I consulted with a Minister of Education about space once and he assured me they had plenty of space at their church. I attended the service that weekend, along with my family and my mother-in-law--6 of us altogether. We had arrived slightly late, as we had a bit of a struggle finding the building. To our surprise, we couldn't find any seats where six people could sit together. We had to split up. To make matters worse, a regular attendee let us know that we had taken their seat. We had to move again to accommodate their wishes. The whole thing was a bit of a stressful morning. The fact was completely invisible to the staff, because, #1, they sat up front, and #2, they always came early.

Sharp Ministers of Education can recite complex formulas as to how much space is needed for Sunday School for preschoolers, children, youth and adults. (It is different for each one.) Not a bad idea to do a space analysis from time to time.

One little caveat, however. You may need to vary the recommended allotment of space, depending on the teaching style that you use. For adults, there is an assumption that you sit in straight rows, as you do in the auditorium. They recommend 10 square foot per person if you use this arrangement. However, if you like your classes to sit in a circle, you will use considerably more space. Let me share with you the Cliff Notes on whether you need space.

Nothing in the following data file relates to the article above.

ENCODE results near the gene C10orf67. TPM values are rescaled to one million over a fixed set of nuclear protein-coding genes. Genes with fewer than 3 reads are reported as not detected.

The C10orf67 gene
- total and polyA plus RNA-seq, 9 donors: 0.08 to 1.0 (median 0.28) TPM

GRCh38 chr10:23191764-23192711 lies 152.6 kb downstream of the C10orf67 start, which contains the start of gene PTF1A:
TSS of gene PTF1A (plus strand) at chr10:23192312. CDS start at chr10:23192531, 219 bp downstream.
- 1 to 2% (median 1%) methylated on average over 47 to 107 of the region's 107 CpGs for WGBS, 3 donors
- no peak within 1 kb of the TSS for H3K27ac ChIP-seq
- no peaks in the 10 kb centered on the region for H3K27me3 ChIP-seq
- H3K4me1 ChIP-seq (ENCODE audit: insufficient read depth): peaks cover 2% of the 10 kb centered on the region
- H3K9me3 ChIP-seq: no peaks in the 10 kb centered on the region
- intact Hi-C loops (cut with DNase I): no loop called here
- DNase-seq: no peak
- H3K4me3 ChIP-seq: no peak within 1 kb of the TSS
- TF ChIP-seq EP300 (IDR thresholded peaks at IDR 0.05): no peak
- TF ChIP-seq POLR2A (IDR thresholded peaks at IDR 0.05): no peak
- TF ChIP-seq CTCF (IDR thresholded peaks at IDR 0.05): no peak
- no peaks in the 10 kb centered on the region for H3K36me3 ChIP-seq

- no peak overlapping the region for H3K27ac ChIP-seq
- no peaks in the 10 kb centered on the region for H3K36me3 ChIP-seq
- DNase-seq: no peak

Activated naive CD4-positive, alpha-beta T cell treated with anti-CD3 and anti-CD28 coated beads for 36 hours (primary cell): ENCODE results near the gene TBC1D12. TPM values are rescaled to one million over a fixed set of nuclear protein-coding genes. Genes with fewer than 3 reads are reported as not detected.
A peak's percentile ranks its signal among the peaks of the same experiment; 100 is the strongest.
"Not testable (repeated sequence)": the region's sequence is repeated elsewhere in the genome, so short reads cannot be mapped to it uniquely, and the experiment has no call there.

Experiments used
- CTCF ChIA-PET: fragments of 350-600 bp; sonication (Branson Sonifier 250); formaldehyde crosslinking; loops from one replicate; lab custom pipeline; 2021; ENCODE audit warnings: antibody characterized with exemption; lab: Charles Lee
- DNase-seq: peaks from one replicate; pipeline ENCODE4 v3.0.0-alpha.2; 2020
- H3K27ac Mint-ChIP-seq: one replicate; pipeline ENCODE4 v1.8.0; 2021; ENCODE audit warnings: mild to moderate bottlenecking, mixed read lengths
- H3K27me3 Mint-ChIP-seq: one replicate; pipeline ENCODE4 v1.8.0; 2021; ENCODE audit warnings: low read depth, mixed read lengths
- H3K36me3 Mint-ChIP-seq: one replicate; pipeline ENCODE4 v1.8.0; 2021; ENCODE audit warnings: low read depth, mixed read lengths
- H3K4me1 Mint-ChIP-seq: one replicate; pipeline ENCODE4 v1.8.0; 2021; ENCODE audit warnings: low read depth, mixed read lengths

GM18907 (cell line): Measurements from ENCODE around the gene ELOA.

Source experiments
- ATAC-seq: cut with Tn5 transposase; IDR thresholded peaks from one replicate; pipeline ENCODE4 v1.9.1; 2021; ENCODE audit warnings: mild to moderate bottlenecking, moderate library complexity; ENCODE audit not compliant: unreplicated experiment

Rule of thumb: if every room in the building is occupied with a class, the building is full. It doesn't matter that some rooms are only partially filled. When every room is occupied, the building is full; you will not grow beyond that. Why?

Because of the iron law of Sunday School. The iron law of Sunday School says you double a Sunday School, not by doubling the size of each group, but by doubling the number of groups. The average size stays more or less constant at around 1:10. At Saddleback and Poduck Baptist there is a 1:10 ratio between the number of groups and overall attendance. If you want to double the size of your Sunday School, you do so by doubling the number of groups.

The easiest way to provide more space is by building a building. The least expensive is by using the space more than once. Doubling churches are nearly always in double services and double Sunday Schools .

The first thing we must do to break the 200 barrier is to create more space. There are two more things.